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Old 02-04-2013, 07:14 AM   #1
Northyork OP
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990 Adventure suspension settings for 100kg (220lb) rider

A few weeks ago I bought a 2012 KTM 990 Adventure Dakar.
I have gone through the manual and found 4 different settings, comfort, standard, sport and full payload, but it does not say anything about how they relate to the weight of the rider or when packed for a trip.
On the manual for a 2007 950 SM, under chassis settings it says sport (or 90kg), not sure if it will be the same for my bike.

Your advice will be appreciated.
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Old 02-04-2013, 05:43 PM   #2
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Quote:
Originally Posted by Northyork View Post
A few weeks ago I bought a 2012 KTM 990 Adventure Dakar.
I have gone through the manual and found 4 different settings, comfort, standard, sport and full payload, but it does not say anything about how they relate to the weight of the rider or when packed for a trip.
On the manual for a 2007 950 SM, under chassis settings it says sport (or 90kg), not sure if it will be the same for my bike.

Your advice will be appreciated.
I removed the seat in search of a hook to lock the helmet with the cable provided in the toolkit. I was not able to find it. Anyhow, while I was there decided to read the stickers KTM has placed just behind the tool box. There was the answer.
It seems to be that the sport setting is the one for a 90kg rider.

Am I reading this correctly?

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Old 02-04-2013, 10:23 PM   #3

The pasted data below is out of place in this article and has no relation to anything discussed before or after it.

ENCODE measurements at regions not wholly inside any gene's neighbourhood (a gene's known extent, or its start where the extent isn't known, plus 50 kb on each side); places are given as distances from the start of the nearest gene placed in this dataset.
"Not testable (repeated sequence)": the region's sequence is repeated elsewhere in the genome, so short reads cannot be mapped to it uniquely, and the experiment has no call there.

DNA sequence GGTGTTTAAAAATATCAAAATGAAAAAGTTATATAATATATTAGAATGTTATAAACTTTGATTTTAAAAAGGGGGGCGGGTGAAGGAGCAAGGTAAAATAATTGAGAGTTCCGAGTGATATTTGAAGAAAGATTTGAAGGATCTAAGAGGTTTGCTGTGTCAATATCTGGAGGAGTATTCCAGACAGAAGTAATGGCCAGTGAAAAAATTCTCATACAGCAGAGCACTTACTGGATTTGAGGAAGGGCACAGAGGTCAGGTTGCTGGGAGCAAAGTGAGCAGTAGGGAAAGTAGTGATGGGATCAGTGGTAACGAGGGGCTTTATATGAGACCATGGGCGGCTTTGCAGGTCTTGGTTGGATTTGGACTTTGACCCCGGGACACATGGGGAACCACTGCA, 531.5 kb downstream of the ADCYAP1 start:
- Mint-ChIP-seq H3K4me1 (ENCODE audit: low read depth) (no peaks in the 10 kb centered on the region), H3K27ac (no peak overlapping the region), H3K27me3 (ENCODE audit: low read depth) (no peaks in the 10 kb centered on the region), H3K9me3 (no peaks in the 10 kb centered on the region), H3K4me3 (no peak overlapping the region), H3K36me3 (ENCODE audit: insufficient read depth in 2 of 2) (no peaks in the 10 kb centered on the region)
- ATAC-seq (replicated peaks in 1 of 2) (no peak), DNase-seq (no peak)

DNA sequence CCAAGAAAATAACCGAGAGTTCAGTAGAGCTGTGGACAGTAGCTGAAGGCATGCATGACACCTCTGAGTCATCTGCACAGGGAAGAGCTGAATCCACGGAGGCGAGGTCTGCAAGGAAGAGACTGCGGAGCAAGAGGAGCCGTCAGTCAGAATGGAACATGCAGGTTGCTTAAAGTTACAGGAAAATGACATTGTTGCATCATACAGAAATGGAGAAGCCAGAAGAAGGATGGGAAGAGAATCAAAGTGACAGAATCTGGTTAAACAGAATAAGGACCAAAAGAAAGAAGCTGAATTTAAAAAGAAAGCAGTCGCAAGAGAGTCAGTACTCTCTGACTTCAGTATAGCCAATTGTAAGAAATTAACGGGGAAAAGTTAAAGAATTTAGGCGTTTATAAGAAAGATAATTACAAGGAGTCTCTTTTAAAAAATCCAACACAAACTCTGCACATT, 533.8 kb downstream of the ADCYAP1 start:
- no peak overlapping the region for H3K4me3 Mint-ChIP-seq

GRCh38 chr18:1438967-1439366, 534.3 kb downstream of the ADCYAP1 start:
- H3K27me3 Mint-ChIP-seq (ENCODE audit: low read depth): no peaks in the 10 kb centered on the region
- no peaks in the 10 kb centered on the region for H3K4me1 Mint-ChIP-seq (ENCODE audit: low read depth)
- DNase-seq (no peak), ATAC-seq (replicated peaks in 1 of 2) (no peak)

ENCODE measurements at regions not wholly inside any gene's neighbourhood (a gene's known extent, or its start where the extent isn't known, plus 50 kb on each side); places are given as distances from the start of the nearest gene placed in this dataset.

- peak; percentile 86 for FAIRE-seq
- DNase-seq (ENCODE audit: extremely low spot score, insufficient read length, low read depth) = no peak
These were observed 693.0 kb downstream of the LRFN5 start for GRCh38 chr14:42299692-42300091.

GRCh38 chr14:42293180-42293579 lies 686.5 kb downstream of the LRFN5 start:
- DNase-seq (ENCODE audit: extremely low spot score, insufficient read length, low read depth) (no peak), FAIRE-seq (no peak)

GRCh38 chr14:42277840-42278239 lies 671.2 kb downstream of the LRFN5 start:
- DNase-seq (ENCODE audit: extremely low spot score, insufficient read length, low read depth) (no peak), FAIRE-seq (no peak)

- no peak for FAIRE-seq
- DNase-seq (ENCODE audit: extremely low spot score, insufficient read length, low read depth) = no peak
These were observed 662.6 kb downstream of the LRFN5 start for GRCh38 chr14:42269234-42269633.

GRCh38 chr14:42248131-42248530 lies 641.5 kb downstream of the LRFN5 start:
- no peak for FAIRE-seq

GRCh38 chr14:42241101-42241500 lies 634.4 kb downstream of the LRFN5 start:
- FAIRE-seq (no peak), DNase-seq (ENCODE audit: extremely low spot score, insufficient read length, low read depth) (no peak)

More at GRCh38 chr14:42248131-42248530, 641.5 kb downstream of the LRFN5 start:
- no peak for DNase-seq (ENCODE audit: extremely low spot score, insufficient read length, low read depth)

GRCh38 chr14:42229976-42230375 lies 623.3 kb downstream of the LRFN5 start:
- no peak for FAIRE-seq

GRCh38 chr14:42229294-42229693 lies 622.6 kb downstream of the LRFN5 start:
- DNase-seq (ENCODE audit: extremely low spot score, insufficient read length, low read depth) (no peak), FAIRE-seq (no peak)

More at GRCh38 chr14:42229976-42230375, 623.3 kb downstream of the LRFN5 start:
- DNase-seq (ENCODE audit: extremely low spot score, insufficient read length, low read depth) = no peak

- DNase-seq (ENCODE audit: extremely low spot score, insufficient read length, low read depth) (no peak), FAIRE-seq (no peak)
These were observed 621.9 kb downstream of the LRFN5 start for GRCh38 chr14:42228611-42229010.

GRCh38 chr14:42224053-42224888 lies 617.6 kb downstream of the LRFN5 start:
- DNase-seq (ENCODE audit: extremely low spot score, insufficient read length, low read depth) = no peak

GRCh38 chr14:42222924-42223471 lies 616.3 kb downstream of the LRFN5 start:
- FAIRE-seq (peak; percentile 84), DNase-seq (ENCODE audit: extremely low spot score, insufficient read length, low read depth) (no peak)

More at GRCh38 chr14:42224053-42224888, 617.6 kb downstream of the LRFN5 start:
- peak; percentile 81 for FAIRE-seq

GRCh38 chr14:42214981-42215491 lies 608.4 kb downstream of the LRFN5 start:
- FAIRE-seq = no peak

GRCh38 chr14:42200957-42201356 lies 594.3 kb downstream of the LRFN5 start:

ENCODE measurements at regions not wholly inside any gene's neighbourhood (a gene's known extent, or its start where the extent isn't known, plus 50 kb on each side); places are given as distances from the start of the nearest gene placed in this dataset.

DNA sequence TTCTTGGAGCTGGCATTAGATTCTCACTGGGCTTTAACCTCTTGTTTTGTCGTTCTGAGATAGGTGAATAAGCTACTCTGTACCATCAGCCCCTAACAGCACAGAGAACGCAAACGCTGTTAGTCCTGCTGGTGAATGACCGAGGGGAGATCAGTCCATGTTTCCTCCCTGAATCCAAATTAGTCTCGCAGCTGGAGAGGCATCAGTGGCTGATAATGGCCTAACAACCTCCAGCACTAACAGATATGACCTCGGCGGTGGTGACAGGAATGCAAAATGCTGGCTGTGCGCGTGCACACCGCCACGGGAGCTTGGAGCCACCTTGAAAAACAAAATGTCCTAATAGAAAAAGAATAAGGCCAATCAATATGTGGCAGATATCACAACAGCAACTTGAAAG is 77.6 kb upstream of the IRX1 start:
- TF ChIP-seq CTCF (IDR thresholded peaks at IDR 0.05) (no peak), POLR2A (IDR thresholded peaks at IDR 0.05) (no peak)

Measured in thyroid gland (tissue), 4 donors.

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Sport is for street riding. The bike won't dive or squat as much in corners. It sucks in the dirt IMO.
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Old 02-05-2013, 04:13 AM   #4
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I think the important part is "sport riding on tarmac or riders (and any luggage) weight over 90Kg"

or at least thats what how I read this.

For example my weight is 77 kg, my filled panniers and tent weigh 18kg so when riding fully loaded up i use the sport settings. it seems Ok.
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Old 02-05-2013, 03:25 PM   #5
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950/990 ADV's have a suspension issue that is best solved by a suspension tuner. The forks are horribly soft as delivered...and the shock is quite firm, giving the bike unbalanced suspension. The ideal solution is to get the forks revalved and resprung for the weight of the motorcycle and load.

I found my stock ADV to act like this: Accelerate and the forks top out, roll off the throttle, and the front end dives. Add a whole bunch of damping (Sport settings) and the see-sawing can be reduced, but it become clank-clank accross the bumps due being way over damped for bumps. It rode so low in the stroke that the front end sagged more tehn 50% of the available travel when I sat on the bike. (I'm 200lbs) I had Riders Edge Suspension do my forks, and it completely transformed the bike. They installed 20% stiffer springs, and valving to suit.

The shock can be made better as well, depending upon the riding you do, but it is stiff enough to not create big issues in stock form.
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Old 02-05-2013, 04:31 PM   #6
DiasDePlaya